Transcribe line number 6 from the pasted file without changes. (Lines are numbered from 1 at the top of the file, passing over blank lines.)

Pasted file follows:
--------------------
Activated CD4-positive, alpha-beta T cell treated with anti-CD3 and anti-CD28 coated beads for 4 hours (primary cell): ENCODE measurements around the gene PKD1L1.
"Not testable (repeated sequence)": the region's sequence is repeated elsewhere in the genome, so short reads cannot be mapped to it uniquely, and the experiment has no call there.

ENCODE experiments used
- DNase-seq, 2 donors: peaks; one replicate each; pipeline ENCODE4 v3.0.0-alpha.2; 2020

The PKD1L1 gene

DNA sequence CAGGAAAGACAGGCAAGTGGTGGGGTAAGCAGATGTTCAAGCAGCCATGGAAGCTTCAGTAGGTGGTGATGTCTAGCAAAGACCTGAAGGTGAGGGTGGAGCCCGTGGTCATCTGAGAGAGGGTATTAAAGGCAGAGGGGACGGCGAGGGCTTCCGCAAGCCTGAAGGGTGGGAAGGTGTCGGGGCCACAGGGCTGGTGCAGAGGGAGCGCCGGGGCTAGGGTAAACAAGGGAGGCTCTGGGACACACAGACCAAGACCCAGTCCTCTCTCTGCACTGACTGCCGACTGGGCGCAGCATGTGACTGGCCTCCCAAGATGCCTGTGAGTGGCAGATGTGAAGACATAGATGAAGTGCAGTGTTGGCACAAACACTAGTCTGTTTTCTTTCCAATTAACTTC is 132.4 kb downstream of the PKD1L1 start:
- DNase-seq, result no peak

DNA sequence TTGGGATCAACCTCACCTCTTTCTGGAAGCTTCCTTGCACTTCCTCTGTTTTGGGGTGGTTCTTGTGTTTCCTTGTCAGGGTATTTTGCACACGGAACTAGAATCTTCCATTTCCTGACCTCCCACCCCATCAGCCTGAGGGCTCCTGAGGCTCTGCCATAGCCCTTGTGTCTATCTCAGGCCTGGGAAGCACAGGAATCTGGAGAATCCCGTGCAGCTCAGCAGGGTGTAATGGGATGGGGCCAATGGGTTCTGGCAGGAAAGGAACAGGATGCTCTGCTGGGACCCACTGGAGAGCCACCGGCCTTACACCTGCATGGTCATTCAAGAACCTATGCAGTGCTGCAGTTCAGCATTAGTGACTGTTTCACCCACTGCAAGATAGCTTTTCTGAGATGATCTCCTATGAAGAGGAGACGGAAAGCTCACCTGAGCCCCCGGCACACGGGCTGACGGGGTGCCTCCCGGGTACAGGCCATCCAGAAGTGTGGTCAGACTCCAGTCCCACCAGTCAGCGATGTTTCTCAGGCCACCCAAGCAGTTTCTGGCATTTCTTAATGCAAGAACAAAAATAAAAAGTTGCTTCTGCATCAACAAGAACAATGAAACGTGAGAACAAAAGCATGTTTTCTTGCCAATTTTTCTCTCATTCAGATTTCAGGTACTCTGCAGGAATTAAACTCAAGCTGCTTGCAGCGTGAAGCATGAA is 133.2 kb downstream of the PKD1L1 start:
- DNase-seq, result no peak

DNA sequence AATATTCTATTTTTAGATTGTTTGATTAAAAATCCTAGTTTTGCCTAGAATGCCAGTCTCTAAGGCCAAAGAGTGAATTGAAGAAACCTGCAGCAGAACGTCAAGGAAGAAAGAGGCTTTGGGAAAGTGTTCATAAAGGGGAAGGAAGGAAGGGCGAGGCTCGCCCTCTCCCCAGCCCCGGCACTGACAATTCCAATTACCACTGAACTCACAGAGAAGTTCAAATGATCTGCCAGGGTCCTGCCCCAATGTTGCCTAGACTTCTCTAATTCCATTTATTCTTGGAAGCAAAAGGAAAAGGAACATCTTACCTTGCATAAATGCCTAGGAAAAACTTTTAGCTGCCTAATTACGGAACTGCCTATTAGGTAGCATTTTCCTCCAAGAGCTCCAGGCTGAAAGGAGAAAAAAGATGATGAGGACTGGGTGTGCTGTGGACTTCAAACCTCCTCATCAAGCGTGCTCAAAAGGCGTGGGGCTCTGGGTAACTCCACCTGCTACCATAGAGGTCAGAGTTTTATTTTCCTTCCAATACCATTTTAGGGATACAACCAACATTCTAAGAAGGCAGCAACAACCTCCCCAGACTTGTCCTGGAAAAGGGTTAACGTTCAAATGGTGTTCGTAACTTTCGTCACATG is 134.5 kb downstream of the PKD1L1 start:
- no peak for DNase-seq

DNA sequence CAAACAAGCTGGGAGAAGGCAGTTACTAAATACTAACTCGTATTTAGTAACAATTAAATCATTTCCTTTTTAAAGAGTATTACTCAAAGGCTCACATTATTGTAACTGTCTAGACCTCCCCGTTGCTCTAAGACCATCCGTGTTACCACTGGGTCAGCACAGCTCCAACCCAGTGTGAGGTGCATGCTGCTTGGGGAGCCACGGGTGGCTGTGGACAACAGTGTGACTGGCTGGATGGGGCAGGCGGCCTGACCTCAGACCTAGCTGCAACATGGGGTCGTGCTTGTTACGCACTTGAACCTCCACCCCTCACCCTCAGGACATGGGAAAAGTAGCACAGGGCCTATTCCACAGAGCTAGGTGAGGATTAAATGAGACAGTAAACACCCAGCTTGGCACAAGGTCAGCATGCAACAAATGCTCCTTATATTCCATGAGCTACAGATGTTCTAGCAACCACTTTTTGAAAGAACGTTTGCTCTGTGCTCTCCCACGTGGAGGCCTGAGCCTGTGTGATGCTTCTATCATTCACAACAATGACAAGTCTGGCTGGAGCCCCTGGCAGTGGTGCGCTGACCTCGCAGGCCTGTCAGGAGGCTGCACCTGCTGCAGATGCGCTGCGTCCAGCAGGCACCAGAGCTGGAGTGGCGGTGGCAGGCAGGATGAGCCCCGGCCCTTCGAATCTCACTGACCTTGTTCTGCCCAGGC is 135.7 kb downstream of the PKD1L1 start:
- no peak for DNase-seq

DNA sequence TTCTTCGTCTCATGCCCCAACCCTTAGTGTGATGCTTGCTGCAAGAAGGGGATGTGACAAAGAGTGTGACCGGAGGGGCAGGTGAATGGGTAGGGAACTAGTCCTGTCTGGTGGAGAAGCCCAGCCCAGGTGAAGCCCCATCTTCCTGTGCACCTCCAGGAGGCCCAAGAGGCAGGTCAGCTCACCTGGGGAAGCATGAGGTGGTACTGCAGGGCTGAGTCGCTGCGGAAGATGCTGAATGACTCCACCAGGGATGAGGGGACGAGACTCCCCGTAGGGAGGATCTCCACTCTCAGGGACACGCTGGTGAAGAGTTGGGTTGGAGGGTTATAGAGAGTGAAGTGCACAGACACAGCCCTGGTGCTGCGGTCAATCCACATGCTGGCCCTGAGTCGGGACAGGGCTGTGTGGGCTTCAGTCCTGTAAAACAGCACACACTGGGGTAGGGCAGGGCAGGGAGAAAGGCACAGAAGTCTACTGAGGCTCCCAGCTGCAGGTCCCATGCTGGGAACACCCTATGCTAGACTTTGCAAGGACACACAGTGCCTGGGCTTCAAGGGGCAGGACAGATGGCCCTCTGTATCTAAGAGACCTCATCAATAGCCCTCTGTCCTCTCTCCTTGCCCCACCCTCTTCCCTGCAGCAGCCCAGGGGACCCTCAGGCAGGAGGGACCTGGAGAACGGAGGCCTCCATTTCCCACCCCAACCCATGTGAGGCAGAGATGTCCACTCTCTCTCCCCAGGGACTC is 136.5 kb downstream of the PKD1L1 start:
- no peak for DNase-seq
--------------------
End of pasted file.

DNA sequence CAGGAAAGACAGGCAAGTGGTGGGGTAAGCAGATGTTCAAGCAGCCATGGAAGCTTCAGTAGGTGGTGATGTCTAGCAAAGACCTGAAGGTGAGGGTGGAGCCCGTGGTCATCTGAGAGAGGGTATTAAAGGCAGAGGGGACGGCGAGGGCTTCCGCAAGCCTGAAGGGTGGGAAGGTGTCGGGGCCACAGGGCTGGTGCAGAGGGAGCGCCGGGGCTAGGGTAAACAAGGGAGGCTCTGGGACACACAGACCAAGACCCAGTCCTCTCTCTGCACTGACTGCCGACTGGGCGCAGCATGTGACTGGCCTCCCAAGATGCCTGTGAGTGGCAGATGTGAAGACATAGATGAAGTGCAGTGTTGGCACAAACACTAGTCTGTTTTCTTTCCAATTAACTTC is 132.4 kb downstream of the PKD1L1 start: